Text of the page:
“The McMaster community is great,” Villanueva said. “Not only the team but just the community in general honestly. The bumpy stuff was just like you know the paperwork for transferring.  Once I got in and it was kind of smooth sailing. I don’t know what else to say to be honest. McMaster is a very welcoming community. I had no problems adapting or starting again at McMaster. So I’m very grateful.”

Villanueva grew up in Peru where he spent most of his time playing tennis. It was only in Grade 8 when his family moved to Canada that he discovered cross-country running. He began to seriously train after joining a club in high school and the rest is history. He even represented Ontario in the Canada Summer Games where he got to meet athletes from all sports.

While Villanueva has his sights set on making the U Sports Championships, he is focusing on improving in the 3000m race right now in addition to the 1500m. While he will focus on statistical improvements during practice, Villanueva also brings the intangibles to every training session.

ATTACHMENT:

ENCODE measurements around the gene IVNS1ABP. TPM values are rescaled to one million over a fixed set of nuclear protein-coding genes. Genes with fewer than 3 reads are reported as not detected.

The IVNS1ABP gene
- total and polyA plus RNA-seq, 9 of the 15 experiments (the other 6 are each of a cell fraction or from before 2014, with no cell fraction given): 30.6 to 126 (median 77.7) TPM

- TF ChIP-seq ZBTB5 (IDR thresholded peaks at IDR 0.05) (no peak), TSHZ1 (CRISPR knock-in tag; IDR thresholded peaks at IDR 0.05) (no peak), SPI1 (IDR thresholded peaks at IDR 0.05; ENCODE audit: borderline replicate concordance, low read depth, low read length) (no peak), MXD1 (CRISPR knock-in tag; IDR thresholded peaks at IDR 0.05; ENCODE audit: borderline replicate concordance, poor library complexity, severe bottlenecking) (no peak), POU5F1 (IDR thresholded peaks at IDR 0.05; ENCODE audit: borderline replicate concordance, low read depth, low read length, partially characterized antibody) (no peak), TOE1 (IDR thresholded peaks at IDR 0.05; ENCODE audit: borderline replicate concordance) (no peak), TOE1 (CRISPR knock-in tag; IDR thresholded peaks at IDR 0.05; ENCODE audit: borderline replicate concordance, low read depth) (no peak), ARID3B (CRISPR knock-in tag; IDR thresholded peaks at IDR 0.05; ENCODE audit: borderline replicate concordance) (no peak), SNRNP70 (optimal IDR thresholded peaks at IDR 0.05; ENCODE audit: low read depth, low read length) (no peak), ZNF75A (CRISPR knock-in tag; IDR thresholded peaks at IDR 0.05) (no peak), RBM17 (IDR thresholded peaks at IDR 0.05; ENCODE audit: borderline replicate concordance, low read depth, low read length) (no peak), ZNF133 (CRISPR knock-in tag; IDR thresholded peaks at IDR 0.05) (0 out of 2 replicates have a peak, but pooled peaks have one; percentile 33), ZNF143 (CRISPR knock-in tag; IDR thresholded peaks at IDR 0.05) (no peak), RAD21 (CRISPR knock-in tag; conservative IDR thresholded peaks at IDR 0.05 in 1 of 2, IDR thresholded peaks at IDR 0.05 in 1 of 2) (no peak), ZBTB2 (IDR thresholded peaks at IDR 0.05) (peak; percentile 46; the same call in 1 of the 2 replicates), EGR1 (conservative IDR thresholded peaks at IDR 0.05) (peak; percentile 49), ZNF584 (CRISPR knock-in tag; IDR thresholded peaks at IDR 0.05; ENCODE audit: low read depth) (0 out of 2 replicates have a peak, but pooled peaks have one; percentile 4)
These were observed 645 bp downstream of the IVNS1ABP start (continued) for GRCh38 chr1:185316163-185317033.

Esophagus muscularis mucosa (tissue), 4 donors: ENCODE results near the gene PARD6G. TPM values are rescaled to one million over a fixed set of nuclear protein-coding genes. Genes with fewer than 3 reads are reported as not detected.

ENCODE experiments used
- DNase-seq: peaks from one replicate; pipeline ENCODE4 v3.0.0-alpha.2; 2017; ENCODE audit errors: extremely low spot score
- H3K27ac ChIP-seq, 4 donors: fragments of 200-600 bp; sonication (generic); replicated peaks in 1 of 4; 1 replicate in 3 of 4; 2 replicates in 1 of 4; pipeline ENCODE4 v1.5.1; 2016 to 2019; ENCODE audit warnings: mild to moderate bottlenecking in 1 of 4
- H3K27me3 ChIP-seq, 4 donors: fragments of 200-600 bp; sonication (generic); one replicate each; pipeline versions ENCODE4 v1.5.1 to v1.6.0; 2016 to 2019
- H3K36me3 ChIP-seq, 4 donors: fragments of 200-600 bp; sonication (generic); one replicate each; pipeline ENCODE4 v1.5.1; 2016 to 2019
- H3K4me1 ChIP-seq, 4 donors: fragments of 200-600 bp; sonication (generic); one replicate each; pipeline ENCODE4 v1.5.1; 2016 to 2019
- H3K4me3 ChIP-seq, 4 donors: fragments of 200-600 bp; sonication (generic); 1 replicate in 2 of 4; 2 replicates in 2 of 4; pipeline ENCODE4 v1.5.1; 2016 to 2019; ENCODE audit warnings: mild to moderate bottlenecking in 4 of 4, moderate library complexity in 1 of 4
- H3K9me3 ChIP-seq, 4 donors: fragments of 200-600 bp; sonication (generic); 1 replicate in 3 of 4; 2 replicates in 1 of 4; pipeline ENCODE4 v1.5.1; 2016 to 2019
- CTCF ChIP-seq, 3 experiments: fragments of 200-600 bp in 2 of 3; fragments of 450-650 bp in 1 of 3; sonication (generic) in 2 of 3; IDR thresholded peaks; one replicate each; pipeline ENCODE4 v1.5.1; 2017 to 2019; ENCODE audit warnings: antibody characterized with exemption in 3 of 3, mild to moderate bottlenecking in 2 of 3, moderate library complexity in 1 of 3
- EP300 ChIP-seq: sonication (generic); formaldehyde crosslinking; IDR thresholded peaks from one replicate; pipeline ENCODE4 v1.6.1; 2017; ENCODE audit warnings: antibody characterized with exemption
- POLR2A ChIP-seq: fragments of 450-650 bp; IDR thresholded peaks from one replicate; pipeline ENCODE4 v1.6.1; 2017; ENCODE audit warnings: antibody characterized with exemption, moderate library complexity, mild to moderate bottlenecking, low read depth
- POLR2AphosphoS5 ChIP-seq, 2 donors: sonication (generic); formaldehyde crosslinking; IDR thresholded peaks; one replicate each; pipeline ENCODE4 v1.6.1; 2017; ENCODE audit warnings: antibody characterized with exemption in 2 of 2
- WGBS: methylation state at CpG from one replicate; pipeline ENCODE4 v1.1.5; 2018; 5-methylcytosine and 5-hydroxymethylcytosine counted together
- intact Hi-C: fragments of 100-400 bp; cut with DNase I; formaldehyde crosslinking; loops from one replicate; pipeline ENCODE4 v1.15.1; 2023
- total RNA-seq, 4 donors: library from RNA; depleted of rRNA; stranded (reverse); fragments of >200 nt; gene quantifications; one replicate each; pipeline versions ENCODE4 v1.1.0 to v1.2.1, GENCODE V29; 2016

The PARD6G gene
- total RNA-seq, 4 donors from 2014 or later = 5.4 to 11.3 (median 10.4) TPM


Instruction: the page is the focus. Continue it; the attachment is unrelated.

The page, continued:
“Sergio is a real pleasure to coach,” Schnurr said. “When he is absent from practice it is noticeable.  He always has a smile on his face and is happy to be at practice. He is extremely supportive of his teammates and in general makes people feel at ease when he is around them.”

The team has only two more competitions to get their reps in before the provincial and national championship meets. When they hit the road towards Boston and then Toronto, the team will only continue to improve.

“The future’s pretty bright,” said Villanueva. “We’re really eager for the next coming years as the team’s progressing very, very well. We came fourth at U Sports as a team in cross-country recently, and we are really excited to try to get to the podium soon.”

Yet regardless of the results, the track team has proven with star athletes like Villanueva that they have a program that is welcoming to all new athletes, and they are successful because of it. In the seasons ahead, Villanueva will continue to be a mainstay on the Marauders home page.

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Author: Justin Parker

A fourth year English major with a minor in Classics, Justin started as a volunteer and now he's here. As the 2017-18 Sports Editor, Justin can't help but to consider himself a sports connoisseur. If he's not writing about sports, he's playing them. Just like Rudy Ruettiger, he's been ready for this his whole life.